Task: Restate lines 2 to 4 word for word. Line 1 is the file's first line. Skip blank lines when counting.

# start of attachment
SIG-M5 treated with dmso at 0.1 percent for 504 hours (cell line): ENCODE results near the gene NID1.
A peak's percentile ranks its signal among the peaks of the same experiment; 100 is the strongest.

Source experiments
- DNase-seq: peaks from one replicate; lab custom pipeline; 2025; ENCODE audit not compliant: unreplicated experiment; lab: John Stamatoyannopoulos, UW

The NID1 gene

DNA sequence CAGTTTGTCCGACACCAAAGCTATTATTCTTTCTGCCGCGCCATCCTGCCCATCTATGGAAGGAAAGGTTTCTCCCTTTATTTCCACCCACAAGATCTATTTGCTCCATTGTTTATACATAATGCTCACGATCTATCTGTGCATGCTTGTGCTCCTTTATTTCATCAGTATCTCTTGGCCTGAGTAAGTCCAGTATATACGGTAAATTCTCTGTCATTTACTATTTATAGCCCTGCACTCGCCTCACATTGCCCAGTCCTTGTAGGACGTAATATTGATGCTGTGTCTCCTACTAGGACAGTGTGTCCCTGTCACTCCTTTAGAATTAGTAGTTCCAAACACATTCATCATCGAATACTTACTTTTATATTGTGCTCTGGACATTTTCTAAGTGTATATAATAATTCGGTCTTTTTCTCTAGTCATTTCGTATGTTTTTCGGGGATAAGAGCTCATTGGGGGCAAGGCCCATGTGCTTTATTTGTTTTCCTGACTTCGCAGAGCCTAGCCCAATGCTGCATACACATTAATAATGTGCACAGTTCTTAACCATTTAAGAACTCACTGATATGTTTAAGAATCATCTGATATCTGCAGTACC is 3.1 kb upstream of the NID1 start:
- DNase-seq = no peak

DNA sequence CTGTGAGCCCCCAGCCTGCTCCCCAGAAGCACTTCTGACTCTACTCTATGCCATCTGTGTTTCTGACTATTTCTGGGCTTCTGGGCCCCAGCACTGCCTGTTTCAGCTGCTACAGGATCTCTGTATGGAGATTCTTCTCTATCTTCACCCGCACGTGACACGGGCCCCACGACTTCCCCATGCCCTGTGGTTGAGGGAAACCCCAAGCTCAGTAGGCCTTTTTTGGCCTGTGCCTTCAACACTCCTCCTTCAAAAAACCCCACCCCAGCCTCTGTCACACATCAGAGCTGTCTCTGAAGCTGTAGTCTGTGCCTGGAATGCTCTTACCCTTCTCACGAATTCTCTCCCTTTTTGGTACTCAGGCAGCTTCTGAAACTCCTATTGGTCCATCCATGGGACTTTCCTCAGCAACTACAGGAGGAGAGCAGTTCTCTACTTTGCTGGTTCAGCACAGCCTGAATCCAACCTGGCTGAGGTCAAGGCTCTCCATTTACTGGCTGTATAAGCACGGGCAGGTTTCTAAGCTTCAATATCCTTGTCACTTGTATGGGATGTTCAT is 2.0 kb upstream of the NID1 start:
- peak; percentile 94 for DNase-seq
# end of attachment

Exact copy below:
A peak's percentile ranks its signal among the peaks of the same experiment; 100 is the strongest.

Source experiments
- DNase-seq: peaks from one replicate; lab custom pipeline; 2025; ENCODE audit not compliant: unreplicated experiment; lab: John Stamatoyannopoulos, UW